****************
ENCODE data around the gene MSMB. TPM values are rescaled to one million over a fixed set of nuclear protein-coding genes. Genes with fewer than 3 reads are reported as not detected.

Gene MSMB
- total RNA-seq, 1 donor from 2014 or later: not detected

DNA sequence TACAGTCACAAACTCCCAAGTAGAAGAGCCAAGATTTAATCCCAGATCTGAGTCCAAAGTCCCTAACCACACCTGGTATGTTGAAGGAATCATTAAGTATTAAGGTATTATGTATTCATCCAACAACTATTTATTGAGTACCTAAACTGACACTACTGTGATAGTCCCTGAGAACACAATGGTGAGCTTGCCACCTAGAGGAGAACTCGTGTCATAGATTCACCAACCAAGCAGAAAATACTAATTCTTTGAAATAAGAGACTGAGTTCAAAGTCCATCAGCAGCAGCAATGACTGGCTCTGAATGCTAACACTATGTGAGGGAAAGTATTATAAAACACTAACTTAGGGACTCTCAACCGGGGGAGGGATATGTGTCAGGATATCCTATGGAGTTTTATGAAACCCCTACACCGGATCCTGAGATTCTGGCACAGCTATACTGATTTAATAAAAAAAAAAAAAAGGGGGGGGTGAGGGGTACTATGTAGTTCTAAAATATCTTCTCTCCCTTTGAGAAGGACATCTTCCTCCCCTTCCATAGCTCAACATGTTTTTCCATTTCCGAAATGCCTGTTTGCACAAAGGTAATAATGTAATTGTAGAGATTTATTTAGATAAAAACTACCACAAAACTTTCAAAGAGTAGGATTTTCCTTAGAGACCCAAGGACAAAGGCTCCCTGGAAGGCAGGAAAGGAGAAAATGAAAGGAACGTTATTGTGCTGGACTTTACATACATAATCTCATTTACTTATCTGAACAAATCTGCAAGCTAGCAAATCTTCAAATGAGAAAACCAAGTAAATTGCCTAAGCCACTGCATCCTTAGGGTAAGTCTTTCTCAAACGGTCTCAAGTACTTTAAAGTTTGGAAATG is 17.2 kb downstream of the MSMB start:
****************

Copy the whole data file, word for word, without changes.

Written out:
ENCODE data around the gene MSMB. TPM values are rescaled to one million over a fixed set of nuclear protein-coding genes. Genes with fewer than 3 reads are reported as not detected.

Gene MSMB
- total RNA-seq, 1 donor from 2014 or later: not detected

DNA sequence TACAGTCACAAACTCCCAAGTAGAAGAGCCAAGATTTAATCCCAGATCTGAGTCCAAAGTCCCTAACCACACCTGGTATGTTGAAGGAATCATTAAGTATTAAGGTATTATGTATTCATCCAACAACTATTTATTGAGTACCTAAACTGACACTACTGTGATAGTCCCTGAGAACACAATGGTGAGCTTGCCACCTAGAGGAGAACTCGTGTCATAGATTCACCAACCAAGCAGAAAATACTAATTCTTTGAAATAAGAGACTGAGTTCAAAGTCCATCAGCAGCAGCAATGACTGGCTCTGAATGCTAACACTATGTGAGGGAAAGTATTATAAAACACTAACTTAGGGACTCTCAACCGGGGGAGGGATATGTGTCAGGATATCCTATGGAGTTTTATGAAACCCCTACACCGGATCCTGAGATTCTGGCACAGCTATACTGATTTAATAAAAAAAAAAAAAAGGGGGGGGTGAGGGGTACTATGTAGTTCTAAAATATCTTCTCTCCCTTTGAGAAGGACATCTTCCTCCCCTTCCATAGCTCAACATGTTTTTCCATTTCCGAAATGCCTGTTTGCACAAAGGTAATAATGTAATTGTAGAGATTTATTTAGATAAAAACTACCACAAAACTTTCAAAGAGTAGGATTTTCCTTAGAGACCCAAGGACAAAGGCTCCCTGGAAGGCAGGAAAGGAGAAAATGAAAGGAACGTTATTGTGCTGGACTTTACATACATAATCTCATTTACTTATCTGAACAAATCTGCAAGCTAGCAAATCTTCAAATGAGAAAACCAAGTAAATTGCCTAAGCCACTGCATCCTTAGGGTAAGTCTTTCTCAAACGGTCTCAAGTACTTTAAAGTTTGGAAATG is 17.2 kb downstream of the MSMB start: